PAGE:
Personal growth is like cleaning up a house. For the purpose of this blog, the metaphor of a house is being used to describe your inner world. What is the condition of your house? Is it a total disaster with years and maybe generations of issues that have been buried deep in its recesses? Is every closet and drawer stuffed with things you don’t want to look at? What has been swept under the rug? Do you have elephants in your living room? If upon inspection, it seems that you have a lot of work ahead of you, it may seem overwhelming to begin the cleaning out process. Presented with such a task, how would you go about it? Demolishing it is not an option! You may choose to tackle one small space at a time. As you uncover the pieces that have been hidden and forgotten about, it may become more emotional or difficult. This is how therapy works. We begin on the surface and gradually peel back layers to get to deeper issues. With time, patience, and self-awareness the house gets put in order and a healing transformation occurs.
If you have reached the point where you are no longer willing to live in your house in its current condition, its time to initiate some spring cleaning. Here are a few questions to help you begin the process:
Take an inventory, what does your house contain?
This is where you get a sense of what needs cleaning up. Look at your relationships in all forms for clues. What is your relationship like with significant others? Your parents and/or siblings? Your friends? Money? Food? Substances? Your health? Your body? Your spirit? Your inner child? Your Self? Your physical home? Your work? Your personal goals? Your children?
This speaks to the concept of integrity. What needs cleaning up are the things in your inner “house” that are out of balance, out of sync, and out of alignment with your true inner knowing. Whether it be paying off a bill, making amends, speaking your truth, releasing chronic stress and drama, or taking that trip that you have been dreaming about for the last 10 years… the time is now.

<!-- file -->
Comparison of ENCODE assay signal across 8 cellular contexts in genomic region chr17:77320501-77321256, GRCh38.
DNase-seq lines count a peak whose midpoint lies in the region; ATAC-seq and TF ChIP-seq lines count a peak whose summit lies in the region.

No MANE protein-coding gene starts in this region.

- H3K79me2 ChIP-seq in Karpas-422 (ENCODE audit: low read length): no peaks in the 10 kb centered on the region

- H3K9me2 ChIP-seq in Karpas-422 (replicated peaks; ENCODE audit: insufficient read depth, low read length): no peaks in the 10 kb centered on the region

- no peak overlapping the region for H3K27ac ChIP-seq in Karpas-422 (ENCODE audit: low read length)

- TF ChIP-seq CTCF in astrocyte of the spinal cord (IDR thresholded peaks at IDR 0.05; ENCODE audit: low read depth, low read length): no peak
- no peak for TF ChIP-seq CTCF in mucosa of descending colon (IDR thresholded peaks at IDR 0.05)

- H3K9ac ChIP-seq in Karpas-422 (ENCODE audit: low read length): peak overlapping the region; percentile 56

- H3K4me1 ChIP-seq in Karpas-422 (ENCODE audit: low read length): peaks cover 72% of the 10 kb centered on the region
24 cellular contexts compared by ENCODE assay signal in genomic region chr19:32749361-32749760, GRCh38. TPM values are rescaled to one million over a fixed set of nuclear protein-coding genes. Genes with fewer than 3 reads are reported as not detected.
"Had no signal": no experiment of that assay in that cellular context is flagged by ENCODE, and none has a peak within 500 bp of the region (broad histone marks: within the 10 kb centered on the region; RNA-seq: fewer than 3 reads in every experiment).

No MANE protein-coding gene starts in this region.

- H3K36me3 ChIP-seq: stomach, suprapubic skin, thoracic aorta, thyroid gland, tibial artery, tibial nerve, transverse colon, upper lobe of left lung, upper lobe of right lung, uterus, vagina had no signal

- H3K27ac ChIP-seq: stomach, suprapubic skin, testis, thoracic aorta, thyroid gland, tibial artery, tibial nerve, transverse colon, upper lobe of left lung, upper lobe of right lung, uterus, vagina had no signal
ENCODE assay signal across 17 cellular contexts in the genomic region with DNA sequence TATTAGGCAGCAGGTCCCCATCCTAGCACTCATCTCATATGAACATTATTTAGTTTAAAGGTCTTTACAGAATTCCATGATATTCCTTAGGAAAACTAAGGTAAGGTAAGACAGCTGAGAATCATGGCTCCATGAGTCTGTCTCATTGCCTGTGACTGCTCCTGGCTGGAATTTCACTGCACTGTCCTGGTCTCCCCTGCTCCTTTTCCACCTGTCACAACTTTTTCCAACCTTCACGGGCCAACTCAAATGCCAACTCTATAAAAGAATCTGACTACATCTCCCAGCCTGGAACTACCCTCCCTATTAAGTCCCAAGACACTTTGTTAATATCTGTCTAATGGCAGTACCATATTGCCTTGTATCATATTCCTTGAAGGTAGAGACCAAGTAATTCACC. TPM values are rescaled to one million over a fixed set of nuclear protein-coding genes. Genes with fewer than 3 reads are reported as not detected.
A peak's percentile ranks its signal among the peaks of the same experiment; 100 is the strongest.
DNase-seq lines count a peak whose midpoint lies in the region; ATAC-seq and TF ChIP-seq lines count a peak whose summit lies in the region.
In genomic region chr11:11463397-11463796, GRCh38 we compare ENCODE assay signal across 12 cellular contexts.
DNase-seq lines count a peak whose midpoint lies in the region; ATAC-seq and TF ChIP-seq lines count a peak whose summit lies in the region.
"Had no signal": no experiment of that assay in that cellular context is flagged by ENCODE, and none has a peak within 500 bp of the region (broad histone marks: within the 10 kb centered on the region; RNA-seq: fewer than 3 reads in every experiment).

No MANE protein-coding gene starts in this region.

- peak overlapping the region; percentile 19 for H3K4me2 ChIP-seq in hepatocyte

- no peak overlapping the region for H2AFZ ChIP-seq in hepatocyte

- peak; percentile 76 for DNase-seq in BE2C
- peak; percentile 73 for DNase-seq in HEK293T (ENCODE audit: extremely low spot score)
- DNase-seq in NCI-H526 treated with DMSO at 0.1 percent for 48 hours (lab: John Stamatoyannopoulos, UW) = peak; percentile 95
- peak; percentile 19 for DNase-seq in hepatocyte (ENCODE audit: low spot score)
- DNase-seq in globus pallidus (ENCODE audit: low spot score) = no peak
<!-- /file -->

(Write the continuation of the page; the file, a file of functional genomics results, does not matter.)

What needs to go?
Identifying what needs to go is a complex process. You may find that you are quite attached even to things that you deem unhealthy. Addictions, drama, a toxic relationship, a way of being that is all you have ever known. These may not be easy to let go of. But they become what many therapists refer to as “that which no longer serves you.” If something is not serving you and takes up space in your “house” and drains your energy, it must go. It must go in the current form that it takes. In other words, if your marriage is something you identify that no longer serves you, it will no longer be able to exist in its current state. Something has to change. If you realize that your work is killing you, its time to open yourself to new possibilities. Maybe its old hurts, resentments, or trauma that are filling up your closets. Giving yourself permission to forgive in order to free yourself and gain some breathing room makes space for all kinds of new experiences to enter your awareness.
What needs to happen in order for you to let it go?
This is the hard part. I spend many hours in my office talking with you about what needs to go. Many of you are very clear on what needs to go in your life. We might spend two years talking about why he/she/it needs to go, and how it is destroying you, and all of the things you would do if it was no longer in your life.
But the most difficult, painful, scary, and disruptive part comes with the how of letting go. What do you actually need to do in order to release a job, a marriage, a person, an abusive or addicted unconscious parent, a no longer effective coping skill, a wall, an addiction, trauma, memories, resentments, anger, fear, or whatever is holding you back in your life?
The most simple answer to the above question is that you must make a decision to let something go. From the starting point of that decision, action is possible and movement will happen. Enlisting support for your decision so that you do not rescind it will be important. And then you must do something. You must enter the closet, lift up the rug, and at least allow yourself to see the truth. The next step may be to write a letter, make a phone call, speak up, say “no,” stop answering the phone, apply for that job, choose to forgive, and realize that you have choices and options available to you that you have the power to act upon.
Once the house is clean and in order, what will you do differently to not repeat the cycle?
Create a presentation of your “house” that is congruent inside and out, reflects a true sense of you, your purpose, and the confidence and empowerment that you have gained in the process of cleaning out and letting go. As your house comes together, breathe in the clean air, take in the beautiful home that you have created, and congratulate yourself for all of your hard work. In order to maintain your new way of being, make a commitment to yourself to routinely take inventory of your home and repeat the above process as often as necessary. And don’t be afraid to ask for help along the way. The good news is that once you have completed this major overhaul, the job will never be quite as big again. You are well on your way to a much more manageable life!
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